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Old 10-27-2009, 02:12 AM   #21
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Airstream versus Ford & GM.

Hi, FACT is, that this square box is weak and is going to crack sooner or later no matter what you do.

Fact, Ford & GM will repair a bad finish coating; Airstream won't.

Fact, Ford & GM manufacture vehicles with balanced running gear; Airstream doesn't.

Fact, Ford & GM will repair cracks caused by known weak areas or by out of balance running gear, from the factory; Airstream won't.

Fact, Ford & GM have a rust through policy for five years; Airstream doesn't.

Fact, Ford & GM have had recalls for body cracks; Airstream hasn't yet.

Fact, Ford & GM will send factory engineers out to diagnois problem vehicles; Airstream doesn't.
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Old 10-27-2009, 09:05 AM   #22
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"The test is simple. When hooked up ready for travel, jump up and down on the coupler. That should make the coupler move vertically a couple of inches."

Regarding the test... is this a guy who weighs in @ 270lbs or say a smaller guy that's a little over 160?
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Old 10-27-2009, 09:11 AM   #23
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"The test is simple. When hooked up ready for travel, jump up and down on the coupler. That should make the coupler move vertically a couple of inches."

Regarding the test... is this a guy who weighs in @ 270lbs or say a smaller guy that's a little over 160?
How high should he jump?
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Old 10-27-2009, 09:25 AM   #24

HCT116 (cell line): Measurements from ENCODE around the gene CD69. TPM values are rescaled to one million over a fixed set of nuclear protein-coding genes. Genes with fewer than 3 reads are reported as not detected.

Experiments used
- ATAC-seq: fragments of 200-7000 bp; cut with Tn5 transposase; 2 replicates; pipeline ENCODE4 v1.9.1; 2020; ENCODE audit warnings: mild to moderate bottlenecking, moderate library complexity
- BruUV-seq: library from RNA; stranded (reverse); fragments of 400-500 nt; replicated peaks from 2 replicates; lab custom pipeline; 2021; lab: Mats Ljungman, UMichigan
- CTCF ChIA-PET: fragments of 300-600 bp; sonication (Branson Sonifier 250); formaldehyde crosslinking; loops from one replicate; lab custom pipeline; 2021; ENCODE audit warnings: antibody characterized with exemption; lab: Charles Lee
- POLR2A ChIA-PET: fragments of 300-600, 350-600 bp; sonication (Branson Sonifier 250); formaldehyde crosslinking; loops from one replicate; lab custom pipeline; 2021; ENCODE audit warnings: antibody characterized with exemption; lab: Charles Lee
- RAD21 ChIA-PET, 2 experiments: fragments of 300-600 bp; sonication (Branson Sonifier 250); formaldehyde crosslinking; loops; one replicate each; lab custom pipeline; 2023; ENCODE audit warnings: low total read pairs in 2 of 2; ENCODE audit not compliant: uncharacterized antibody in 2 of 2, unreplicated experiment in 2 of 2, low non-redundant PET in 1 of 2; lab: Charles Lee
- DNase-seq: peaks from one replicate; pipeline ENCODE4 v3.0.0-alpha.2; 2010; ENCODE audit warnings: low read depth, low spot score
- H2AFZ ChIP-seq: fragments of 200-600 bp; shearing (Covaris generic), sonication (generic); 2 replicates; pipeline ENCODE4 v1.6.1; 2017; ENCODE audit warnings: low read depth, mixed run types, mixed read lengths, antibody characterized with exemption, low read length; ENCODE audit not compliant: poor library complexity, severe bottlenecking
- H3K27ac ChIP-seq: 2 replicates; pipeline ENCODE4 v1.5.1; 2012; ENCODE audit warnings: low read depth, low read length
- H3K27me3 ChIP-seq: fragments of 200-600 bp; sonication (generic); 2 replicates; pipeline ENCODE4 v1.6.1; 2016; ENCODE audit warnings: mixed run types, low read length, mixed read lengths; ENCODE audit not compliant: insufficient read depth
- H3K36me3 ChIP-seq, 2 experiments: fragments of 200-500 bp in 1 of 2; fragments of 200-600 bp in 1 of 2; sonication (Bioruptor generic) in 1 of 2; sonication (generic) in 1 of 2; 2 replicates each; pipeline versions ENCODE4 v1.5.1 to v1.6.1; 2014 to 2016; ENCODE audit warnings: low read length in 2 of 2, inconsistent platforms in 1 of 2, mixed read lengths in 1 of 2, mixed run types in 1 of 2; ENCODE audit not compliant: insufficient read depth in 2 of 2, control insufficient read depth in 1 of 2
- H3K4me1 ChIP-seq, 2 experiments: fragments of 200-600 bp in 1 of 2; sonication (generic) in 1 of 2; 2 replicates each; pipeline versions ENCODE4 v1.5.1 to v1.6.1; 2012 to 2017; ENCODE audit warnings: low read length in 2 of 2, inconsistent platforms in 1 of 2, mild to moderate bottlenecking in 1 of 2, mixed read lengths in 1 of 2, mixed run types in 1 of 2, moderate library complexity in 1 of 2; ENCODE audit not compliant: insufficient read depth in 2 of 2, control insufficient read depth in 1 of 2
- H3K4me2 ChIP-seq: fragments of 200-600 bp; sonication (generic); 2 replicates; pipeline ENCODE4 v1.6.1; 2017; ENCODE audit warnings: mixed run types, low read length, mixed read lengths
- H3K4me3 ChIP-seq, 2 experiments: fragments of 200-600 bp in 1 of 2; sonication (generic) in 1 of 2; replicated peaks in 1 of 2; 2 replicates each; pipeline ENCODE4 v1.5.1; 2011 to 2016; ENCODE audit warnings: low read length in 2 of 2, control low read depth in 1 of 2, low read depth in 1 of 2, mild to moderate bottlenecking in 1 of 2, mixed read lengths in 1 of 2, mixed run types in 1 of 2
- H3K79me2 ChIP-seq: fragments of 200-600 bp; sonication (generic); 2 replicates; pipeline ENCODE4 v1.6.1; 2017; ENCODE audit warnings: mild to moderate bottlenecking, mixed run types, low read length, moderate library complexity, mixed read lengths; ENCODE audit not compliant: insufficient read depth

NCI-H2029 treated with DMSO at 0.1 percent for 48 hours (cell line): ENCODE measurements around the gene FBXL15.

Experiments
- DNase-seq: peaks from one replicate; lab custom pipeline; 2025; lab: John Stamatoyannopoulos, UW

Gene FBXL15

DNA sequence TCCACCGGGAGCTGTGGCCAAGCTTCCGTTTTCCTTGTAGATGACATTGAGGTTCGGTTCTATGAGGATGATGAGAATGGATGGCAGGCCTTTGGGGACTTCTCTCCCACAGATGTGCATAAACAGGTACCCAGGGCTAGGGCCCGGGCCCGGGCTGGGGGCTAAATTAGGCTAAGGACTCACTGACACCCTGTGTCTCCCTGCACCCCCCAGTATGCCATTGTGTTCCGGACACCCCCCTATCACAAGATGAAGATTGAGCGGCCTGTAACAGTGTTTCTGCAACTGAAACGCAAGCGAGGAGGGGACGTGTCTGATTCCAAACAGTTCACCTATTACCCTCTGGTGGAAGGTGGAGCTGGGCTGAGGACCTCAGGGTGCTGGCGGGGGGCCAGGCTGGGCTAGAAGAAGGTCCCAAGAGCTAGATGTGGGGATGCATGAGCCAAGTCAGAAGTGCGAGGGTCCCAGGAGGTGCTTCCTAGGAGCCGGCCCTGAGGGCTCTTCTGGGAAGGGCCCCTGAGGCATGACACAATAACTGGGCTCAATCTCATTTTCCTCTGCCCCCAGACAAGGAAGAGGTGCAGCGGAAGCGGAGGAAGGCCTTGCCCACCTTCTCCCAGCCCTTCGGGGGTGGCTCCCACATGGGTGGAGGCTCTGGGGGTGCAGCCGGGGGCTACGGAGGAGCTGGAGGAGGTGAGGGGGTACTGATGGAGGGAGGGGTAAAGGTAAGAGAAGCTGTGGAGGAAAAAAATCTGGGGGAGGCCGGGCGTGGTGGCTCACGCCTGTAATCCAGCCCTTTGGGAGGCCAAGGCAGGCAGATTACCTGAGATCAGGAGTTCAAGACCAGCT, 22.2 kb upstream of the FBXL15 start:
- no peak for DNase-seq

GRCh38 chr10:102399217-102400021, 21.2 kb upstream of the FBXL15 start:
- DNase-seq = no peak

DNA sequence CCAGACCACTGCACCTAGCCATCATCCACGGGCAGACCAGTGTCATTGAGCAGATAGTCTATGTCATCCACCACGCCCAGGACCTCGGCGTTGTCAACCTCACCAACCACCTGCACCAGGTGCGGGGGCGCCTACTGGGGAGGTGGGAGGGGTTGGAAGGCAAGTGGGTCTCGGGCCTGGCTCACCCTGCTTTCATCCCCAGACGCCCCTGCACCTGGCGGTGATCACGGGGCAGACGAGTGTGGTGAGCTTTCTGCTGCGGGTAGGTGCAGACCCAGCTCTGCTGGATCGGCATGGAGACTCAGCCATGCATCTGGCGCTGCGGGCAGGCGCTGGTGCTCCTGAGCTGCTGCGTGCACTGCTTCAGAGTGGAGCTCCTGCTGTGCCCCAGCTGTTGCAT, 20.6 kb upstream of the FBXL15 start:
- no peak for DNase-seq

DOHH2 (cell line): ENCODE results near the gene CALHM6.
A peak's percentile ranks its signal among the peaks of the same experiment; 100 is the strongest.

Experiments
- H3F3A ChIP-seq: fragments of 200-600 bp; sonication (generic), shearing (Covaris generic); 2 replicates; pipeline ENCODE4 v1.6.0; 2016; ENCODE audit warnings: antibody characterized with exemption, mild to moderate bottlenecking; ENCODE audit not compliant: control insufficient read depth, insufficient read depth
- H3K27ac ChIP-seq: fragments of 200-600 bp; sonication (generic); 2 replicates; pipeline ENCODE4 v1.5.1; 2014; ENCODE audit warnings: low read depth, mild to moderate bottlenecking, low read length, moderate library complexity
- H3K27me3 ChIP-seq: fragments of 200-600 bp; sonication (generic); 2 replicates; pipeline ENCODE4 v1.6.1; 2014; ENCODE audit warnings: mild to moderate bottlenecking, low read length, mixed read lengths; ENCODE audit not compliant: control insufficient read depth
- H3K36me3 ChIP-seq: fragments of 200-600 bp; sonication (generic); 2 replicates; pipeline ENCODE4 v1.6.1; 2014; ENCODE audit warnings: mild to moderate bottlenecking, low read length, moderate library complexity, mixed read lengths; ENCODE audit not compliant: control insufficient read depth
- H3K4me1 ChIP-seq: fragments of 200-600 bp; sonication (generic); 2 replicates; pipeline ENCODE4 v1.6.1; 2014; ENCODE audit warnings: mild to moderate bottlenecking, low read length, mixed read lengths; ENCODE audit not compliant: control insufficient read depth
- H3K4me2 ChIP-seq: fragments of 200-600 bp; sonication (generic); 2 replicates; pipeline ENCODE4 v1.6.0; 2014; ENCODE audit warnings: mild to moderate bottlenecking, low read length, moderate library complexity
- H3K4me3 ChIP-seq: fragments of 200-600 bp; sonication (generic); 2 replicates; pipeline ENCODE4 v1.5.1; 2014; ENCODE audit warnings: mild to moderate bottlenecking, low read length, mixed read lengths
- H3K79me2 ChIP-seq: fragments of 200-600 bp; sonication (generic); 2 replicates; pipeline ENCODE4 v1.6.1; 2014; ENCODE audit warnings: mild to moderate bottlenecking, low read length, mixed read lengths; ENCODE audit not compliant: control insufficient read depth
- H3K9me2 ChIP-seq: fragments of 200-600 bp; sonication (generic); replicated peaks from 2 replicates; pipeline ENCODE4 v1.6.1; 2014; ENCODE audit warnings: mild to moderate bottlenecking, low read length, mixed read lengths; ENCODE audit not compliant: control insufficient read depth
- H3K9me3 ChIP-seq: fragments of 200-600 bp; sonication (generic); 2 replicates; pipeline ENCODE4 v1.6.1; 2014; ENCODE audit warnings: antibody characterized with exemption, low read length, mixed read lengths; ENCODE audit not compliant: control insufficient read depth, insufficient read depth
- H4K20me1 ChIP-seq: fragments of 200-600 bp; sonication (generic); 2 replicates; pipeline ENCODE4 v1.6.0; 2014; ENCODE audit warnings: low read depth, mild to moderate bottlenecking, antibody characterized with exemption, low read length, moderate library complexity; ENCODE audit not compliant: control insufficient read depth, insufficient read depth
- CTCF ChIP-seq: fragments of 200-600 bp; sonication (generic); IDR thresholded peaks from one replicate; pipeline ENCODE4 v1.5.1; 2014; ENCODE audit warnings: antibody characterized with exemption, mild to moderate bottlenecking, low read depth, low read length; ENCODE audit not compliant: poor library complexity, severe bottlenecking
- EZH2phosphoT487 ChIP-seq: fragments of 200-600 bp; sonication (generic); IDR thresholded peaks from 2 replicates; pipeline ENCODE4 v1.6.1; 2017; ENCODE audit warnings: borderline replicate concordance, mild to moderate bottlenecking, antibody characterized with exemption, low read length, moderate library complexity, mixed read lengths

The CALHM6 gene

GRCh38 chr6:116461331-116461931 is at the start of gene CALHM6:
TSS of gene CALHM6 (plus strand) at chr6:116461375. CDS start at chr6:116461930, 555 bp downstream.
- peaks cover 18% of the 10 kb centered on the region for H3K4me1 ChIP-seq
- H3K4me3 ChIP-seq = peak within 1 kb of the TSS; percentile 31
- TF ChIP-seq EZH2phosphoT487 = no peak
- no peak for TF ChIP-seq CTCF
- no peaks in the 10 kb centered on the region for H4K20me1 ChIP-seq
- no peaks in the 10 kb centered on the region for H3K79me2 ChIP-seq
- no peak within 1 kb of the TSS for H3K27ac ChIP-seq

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St*ff happens, folks. 'Cracking'- whether it's structural or not (waiting for pix), on a few units does NOT mean there's a fundamental design flaw with Airstream frames. 66% still in service, right?
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Old 10-27-2009, 11:41 AM   #25
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Good points made by all. But if we want to hook up our Airstreams and go, Inland Andy's advice cannot be ignored. Experience is valuable and we are fortunate to have that input. Can we have the "soft" connection Andy recommends with the balance and stability needed for safety, and still have the reserve power to pull the long grades? Is it in suspension, the hitch arrangement, or are there other factors? We adore our new Airstream and are about to leave on an extended trip, so I guess we will learn as we go.

Doug and Cheryl
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Old 10-27-2009, 11:49 AM   #26
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Quote:
Originally Posted by Airslide View Post
"The test is simple. When hooked up ready for travel, jump up and down on the coupler. That should make the coupler move vertically a couple of inches."

Regarding the test... is this a guy who weighs in @ 270lbs or say a smaller guy that's a little over 160?
Any size and weight "adult" can do the job.

Andy
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Old 10-27-2009, 11:51 AM   #27
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How high should he jump?
12 to 14 feet.

Nah, only kidding.

2 to 4 inches is plenty.

Andy
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Old 10-27-2009, 11:59 AM   #28
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Originally Posted by dkottum View Post
Good points made by all. But if we want to hook up our Airstreams and go, Inland Andy's advice cannot be ignored. Experience is valuable and we are fortunate to have that input. Can we have the "soft" connection Andy recommends with the balance and stability needed for safety, and still have the reserve power to pull the long grades? Is it in suspension, the hitch arrangement, or are there other factors? We adore our new Airstream and are about to leave on an extended trip, so I guess we will learn as we go.

Doug and Cheryl
Doug.

A rule of thumb for what rating torsion bars to use is rather easy.

In your case, you don't have much tongue weight to start with.

If you have a 1/2 ton truck, use a 750 to 800 pound rating.

If you have a tow vehicle that's heavier duty than that, drop to 550 to 600 pounds.

Using a "torsion type" sway control, further increase the safety margin.

Friction type sway controls are not good in slippery road conditions.

What kind of tow vehicle do you have?

Andy
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Old 10-27-2009, 12:22 PM   #29